Showing and Printing Messages

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By default, the show command puts all of your message, including "boring" header fields like Received:, onto your screen.

You can change the way that your message is shown by deleting these header fields, folding lines that are too long for your terminal, and so on. You can print your messages with neat margins and a header line at the top of the page. Here's how MH displays non-MIME messages. This is good background for the Section Reading MIME Messages, which explains how MIME messages are displayed.

The Current Message

When you show a message with show, it becomes the current message. When you show a message with next or prev, MH actually runs the commands show next and show prev, respectively -- which also reset the current message. If you show a group of messages by typing, for example:
% show 1 3 5
    ...
the last message (5) becomes the current message.

Messages You Haven't Read

MH can track which messages you haven't read yet. When you incorporate new mail, the message numbers are added to a sequence automatically. As you read the messages (with show, next, and prev), the message numbers are taken out of the sequence. See the Section More About Sequences.

To set this up, pick a name for the unseen sequence (I call mine unseen).

(Note that MH will keep more than one unseen sequence, if you need that. Add other sequence names to the Unseen-Sequence: entry, separated with spaces. All the unseen sequences will have the same message lists in them. You can use the mark program to modify one or more of them, though.)

Put an entry in your MH profile:

Unseen-Sequence: unseen
Remember that in MH, you can use a sequence name any place you can use message numbers. For example, to get a list of the messages you haven't read, you can use:
% scan unseen
If you have MH 6.7.2 or later, you can tack on a range specification like :first or :last. For instance, to read the first unseen message, remove it, then read the rest of the unseen messages one-by-one:

% show unseen:first
    ...
% rmm
% show unseen:next
    ...
% rmm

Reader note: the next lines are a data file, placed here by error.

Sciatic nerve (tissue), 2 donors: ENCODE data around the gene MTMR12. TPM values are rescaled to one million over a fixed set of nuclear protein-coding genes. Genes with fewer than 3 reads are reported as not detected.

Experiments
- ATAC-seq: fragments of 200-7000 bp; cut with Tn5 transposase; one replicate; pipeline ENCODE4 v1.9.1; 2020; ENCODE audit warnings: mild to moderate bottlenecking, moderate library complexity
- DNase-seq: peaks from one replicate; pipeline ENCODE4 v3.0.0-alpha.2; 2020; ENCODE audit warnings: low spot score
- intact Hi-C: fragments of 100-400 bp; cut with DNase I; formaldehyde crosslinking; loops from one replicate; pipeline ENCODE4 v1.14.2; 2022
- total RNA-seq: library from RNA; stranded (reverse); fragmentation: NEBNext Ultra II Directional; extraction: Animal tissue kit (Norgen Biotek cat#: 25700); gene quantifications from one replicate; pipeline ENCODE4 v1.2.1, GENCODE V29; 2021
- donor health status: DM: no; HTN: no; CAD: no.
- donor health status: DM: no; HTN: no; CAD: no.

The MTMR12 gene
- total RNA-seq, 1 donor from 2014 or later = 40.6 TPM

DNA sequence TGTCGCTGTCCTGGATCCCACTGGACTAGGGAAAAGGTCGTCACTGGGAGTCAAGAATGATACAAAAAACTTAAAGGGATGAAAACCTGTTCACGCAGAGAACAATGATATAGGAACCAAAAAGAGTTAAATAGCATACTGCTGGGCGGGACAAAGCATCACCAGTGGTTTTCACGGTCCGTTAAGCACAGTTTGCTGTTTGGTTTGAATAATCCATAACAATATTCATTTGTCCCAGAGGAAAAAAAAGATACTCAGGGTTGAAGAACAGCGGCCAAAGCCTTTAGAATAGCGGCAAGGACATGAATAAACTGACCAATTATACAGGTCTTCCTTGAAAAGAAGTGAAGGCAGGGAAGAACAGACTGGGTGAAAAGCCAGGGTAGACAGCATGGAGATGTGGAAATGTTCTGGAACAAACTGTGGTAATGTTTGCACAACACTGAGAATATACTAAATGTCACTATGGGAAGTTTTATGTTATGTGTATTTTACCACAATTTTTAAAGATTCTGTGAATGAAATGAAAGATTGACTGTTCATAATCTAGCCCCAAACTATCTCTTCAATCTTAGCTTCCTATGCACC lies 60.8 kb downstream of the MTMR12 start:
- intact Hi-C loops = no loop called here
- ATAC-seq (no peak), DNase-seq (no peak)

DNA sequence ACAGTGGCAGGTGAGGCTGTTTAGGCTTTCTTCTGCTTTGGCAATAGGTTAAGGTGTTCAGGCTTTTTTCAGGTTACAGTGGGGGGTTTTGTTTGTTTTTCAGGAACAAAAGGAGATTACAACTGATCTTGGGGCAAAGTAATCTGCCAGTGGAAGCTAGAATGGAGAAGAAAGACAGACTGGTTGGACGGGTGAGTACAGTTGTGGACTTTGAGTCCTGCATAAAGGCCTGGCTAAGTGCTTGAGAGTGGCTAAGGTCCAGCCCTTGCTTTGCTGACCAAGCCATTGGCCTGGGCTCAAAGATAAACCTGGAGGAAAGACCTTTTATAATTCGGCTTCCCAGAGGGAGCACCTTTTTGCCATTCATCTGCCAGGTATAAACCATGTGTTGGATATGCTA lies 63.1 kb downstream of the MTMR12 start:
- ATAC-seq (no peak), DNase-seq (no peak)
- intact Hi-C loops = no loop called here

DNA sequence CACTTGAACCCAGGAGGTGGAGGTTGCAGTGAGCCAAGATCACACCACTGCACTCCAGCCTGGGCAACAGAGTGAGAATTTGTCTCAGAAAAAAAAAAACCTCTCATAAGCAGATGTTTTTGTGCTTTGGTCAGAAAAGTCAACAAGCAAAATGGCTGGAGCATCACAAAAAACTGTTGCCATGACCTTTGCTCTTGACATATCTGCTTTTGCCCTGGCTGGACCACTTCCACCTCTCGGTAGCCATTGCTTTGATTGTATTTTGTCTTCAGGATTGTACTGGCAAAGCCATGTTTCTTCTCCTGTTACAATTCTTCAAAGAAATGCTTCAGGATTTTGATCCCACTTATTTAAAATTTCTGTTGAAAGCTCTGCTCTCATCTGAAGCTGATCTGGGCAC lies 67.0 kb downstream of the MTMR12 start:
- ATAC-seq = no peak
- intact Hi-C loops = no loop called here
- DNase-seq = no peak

% !s     C shell history: repeats previous show command
    ...

If you've already read some of the messages -- that is, there are "gaps" in the unseen messages, show unseen:next will step through the unseen messages. When you've seen all the messages, you'll get "show: no unseen:next message."

Would you like an automatic list of your unread messages as you log in? Use lines like those in the Example below to your .login or .profile file. If there are messages in your unseen sequence, you'll get a scan listing.

Examples: Automatic scan of unread messages
C shell

mhpath unseen +inbox >& /dev/null
if ($status == 0) then
    echo "Unseen mail in inbox:"
    scan +inbox unseen
endif
Bourne and Korn shells:
if mhpath unseen +inbox >/dev/null 2>&1
then
    echo "Unseen mail in inbox:"
    scan +inbox unseen
fi
Each folder keeps its own unseen sequence, but it's mostly useful in the inbox. As of this writing, no version of xmh supports the unseen sequence.

Weeding Out Before You Read

Do you get a group of messages you don't want -- system status reports that usually aren't worth reading, test messages to yourself, and so on? You might want to remove all of them with a .maildelivery file, as explained in the Chapter Processing New Mail Automatically. The Example below shows how you can decide, though, before removing some or all of the batch. (The same trick works for refiling, printing, and so on -- not just for removing.)

Our system manager and I get status reports from uucp. I ignore them unless he's out of the office. This Example shows how I delete them quickly:

Example: Finding and handling a group of messages quickly

% inc
Incorporating new mail into inbox...
 155+ 01/09 uucp               uu-status<<LCK..cuZ2: 23283 LCK..cuZ3
    ...
 189  01/09 Tim O'Reilly       New edition of MH & xmh<<How are the
% pick -from uucp -seq temp cur-last
12 hits
% scan temp
 155+ 01/09 uucp               uu-status<<LCK..cuZ2: 23283 LCK..cuZ3
    ... more messages from uucp...
% rmm temp
First I find the messages with pick and store them in the temp sequence. (I use pick cur-last because that'll be all the messages inc brought in. As the Section Messages You Haven't Read explains, pick unseen would check the same messages -- though it might also include older messages I hadn't read yet.) A quick review with scan (and maybe show on a few) makes sure there's nothing I need to see. So, I remove the messages. There's more about this in the Sections Find and Specify with scan, pick, Ranges, Sequences and Storing Message Numbers in MH Sequences.

What if I decide not to remove one of the messages in that temp sequence? I can use mark -delete to take the message out of the sequence before I run rmm.

Where's the Next Message?

In the previous Example, I removed a group of messages without paying much attention to the message numbers. How could I read the first message that I didn't delete? Here's the trick:
% show cur:1